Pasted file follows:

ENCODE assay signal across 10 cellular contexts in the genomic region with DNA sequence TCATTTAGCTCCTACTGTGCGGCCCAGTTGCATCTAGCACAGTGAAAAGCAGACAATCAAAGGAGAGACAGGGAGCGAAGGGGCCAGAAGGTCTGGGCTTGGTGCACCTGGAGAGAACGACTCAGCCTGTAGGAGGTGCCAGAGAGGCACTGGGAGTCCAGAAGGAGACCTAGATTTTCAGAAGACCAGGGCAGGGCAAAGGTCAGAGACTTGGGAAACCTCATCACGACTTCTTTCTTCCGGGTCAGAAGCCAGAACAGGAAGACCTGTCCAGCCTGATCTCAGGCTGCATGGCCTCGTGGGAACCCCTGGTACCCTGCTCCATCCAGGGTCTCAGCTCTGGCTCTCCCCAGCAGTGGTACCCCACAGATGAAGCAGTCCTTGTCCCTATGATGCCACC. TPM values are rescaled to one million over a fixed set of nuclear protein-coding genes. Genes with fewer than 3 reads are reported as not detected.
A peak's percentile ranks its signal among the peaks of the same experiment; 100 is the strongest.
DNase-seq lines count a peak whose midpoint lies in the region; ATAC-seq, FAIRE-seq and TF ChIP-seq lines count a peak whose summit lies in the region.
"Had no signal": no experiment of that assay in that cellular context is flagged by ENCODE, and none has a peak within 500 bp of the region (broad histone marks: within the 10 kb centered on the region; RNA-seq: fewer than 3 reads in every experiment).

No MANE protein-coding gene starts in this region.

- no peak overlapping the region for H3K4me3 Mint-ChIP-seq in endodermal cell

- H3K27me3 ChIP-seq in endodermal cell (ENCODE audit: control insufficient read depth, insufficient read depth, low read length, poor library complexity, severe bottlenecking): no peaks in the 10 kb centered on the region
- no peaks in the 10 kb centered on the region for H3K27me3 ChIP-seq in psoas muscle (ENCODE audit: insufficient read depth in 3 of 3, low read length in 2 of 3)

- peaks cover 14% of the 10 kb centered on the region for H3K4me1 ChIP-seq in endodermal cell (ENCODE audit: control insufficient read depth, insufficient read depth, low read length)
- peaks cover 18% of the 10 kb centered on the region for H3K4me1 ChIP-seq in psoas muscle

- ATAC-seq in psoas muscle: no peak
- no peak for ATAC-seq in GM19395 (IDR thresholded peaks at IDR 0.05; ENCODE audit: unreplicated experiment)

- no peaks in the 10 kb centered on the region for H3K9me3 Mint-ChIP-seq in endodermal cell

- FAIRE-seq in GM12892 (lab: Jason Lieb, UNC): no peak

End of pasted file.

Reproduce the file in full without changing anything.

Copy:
ENCODE assay signal across 10 cellular contexts in the genomic region with DNA sequence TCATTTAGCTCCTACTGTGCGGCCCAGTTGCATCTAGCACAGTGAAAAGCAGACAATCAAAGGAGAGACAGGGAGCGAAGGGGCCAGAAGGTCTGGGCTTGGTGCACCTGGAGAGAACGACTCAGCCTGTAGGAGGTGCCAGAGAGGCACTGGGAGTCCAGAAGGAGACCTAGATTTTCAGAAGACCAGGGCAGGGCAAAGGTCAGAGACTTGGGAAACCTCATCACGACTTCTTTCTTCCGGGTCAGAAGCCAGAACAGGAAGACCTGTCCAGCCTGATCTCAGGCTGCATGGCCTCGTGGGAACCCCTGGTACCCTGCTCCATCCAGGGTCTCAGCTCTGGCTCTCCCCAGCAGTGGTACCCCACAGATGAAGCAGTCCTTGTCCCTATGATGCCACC. TPM values are rescaled to one million over a fixed set of nuclear protein-coding genes. Genes with fewer than 3 reads are reported as not detected.
A peak's percentile ranks its signal among the peaks of the same experiment; 100 is the strongest.
DNase-seq lines count a peak whose midpoint lies in the region; ATAC-seq, FAIRE-seq and TF ChIP-seq lines count a peak whose summit lies in the region.
"Had no signal": no experiment of that assay in that cellular context is flagged by ENCODE, and none has a peak within 500 bp of the region (broad histone marks: within the 10 kb centered on the region; RNA-seq: fewer than 3 reads in every experiment).

No MANE protein-coding gene starts in this region.

- no peak overlapping the region for H3K4me3 Mint-ChIP-seq in endodermal cell

- H3K27me3 ChIP-seq in endodermal cell (ENCODE audit: control insufficient read depth, insufficient read depth, low read length, poor library complexity, severe bottlenecking): no peaks in the 10 kb centered on the region
- no peaks in the 10 kb centered on the region for H3K27me3 ChIP-seq in psoas muscle (ENCODE audit: insufficient read depth in 3 of 3, low read length in 2 of 3)

- peaks cover 14% of the 10 kb centered on the region for H3K4me1 ChIP-seq in endodermal cell (ENCODE audit: control insufficient read depth, insufficient read depth, low read length)
- peaks cover 18% of the 10 kb centered on the region for H3K4me1 ChIP-seq in psoas muscle

- ATAC-seq in psoas muscle: no peak
- no peak for ATAC-seq in GM19395 (IDR thresholded peaks at IDR 0.05; ENCODE audit: unreplicated experiment)

- no peaks in the 10 kb centered on the region for H3K9me3 Mint-ChIP-seq in endodermal cell

- FAIRE-seq in GM12892 (lab: Jason Lieb, UNC): no peak